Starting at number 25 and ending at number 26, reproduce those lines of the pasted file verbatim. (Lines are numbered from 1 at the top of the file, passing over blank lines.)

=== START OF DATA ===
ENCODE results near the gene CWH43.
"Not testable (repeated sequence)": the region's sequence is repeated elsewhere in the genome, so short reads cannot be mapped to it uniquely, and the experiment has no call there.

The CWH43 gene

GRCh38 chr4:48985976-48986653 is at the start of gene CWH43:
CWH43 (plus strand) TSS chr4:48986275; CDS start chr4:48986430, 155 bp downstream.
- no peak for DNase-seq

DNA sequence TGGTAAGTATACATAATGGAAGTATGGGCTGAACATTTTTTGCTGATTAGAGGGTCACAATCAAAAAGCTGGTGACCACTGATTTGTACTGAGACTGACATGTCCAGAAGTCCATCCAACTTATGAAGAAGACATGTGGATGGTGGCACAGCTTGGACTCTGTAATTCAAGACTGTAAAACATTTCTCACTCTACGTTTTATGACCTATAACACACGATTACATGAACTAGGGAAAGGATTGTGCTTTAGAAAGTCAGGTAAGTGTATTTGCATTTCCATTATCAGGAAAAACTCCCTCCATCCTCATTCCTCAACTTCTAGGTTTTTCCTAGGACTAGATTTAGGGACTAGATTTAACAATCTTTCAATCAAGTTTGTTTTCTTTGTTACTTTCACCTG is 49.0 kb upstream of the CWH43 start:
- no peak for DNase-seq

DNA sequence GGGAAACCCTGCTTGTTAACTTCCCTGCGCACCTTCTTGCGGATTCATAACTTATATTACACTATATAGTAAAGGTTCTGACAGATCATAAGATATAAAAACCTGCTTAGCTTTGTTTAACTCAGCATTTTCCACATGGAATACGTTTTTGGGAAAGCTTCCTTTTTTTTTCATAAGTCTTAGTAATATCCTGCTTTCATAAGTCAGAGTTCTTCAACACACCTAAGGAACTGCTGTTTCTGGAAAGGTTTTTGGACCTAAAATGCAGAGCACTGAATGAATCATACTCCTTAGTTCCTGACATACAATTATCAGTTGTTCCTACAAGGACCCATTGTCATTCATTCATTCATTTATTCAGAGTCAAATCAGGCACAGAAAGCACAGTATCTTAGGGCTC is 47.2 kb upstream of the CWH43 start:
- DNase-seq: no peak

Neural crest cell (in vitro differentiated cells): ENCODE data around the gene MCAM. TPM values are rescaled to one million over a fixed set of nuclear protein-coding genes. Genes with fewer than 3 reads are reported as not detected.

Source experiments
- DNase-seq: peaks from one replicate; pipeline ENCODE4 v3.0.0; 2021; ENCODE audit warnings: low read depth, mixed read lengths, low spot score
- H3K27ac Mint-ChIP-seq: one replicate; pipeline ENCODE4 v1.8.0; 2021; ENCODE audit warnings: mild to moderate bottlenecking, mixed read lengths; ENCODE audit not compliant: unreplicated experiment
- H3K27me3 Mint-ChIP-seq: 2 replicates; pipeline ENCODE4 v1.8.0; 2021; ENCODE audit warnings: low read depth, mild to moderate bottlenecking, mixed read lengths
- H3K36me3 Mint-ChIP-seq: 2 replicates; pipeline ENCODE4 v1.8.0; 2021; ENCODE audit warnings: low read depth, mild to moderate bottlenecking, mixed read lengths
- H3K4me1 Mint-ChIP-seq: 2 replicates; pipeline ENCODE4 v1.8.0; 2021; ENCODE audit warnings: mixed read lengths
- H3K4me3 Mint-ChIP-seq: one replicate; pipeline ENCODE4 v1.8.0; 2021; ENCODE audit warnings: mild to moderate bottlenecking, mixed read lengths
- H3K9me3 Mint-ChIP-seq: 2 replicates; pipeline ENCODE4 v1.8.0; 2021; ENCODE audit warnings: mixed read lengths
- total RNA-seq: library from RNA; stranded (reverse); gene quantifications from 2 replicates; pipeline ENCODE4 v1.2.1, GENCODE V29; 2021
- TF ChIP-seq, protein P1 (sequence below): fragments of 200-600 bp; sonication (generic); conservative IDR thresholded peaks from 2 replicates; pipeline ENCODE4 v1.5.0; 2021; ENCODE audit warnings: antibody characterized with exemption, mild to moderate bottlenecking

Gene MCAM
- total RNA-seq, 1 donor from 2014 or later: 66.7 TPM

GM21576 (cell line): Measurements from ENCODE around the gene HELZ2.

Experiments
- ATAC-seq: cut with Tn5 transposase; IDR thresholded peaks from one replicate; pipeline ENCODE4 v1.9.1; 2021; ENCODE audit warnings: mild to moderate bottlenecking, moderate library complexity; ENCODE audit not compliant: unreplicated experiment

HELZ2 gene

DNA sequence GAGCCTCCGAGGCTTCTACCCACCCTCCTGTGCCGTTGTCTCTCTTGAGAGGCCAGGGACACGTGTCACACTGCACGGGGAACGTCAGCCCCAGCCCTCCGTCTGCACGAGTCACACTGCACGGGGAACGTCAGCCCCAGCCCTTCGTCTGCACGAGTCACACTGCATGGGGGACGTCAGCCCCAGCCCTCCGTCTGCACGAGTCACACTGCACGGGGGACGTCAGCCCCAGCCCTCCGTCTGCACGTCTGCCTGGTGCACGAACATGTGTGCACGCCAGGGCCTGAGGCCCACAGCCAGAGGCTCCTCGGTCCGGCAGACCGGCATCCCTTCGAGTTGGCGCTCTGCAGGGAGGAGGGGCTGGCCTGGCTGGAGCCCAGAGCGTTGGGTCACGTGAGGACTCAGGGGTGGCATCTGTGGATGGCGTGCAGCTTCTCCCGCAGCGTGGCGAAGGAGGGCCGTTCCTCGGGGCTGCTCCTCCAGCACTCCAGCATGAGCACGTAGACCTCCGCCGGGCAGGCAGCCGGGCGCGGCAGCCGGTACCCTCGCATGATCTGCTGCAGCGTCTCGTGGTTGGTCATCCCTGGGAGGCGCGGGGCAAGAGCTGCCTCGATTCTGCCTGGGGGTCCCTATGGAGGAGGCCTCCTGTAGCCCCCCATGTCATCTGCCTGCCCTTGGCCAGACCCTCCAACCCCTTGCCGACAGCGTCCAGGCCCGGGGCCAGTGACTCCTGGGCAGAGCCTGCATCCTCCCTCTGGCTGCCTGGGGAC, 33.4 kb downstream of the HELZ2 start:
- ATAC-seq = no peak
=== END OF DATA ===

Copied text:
Experiments
- ATAC-seq: cut with Tn5 transposase; IDR thresholded peaks from one replicate; pipeline ENCODE4 v1.9.1; 2021; ENCODE audit warnings: mild to moderate bottlenecking, moderate library complexity; ENCODE audit not compliant: unreplicated experiment